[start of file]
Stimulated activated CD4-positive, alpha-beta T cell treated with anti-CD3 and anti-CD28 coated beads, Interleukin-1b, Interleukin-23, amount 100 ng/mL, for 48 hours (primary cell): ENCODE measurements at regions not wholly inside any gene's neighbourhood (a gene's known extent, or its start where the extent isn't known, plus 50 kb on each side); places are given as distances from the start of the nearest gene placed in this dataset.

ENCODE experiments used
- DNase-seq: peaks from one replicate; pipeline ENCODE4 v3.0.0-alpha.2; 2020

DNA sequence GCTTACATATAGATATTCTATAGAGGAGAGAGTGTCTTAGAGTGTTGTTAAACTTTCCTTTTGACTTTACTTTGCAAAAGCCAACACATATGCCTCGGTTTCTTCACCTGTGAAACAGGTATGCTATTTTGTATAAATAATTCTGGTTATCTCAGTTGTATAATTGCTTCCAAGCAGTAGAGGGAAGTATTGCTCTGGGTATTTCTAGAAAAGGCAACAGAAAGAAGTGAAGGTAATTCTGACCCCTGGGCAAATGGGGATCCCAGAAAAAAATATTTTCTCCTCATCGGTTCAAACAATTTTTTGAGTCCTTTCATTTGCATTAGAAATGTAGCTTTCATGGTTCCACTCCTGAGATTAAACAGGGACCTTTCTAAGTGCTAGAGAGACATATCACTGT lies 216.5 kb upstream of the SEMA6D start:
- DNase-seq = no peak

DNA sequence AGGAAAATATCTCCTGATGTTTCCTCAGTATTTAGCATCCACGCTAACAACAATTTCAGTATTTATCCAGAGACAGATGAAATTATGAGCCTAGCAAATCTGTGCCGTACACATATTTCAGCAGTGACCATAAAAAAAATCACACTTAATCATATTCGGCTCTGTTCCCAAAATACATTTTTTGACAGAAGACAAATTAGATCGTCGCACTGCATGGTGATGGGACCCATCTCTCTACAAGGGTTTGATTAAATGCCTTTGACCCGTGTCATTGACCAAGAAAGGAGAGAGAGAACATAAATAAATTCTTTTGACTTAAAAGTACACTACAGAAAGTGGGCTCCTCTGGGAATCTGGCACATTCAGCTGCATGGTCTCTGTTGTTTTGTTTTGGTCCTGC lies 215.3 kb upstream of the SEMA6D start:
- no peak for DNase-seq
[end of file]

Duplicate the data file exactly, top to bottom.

Stimulated activated CD4-positive, alpha-beta T cell treated with anti-CD3 and anti-CD28 coated beads, Interleukin-1b, Interleukin-23, amount 100 ng/mL, for 48 hours (primary cell): ENCODE measurements at regions not wholly inside any gene's neighbourhood (a gene's known extent, or its start where the extent isn't known, plus 50 kb on each side); places are given as distances from the start of the nearest gene placed in this dataset.

ENCODE experiments used
- DNase-seq: peaks from one replicate; pipeline ENCODE4 v3.0.0-alpha.2; 2020

DNA sequence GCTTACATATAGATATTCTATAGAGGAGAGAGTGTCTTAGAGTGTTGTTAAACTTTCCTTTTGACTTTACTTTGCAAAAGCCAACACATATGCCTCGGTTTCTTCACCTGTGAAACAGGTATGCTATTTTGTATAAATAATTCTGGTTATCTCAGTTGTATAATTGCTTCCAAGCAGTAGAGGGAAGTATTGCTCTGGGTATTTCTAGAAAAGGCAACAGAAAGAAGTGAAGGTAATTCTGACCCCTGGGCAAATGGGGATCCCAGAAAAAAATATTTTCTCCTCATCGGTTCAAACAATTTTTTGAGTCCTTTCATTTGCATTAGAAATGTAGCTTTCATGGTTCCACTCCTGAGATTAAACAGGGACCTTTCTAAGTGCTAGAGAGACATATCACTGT lies 216.5 kb upstream of the SEMA6D start:
- DNase-seq = no peak

DNA sequence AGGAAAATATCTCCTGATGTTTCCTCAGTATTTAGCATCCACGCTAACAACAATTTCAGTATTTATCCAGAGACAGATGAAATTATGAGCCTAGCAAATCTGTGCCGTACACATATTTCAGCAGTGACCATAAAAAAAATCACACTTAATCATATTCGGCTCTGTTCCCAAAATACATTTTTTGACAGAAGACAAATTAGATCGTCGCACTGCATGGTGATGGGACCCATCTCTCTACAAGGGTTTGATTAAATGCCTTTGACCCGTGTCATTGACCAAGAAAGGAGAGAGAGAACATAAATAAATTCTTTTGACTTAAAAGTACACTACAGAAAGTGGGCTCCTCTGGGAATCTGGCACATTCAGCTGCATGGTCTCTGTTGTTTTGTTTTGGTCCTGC lies 215.3 kb upstream of the SEMA6D start:
- no peak for DNase-seq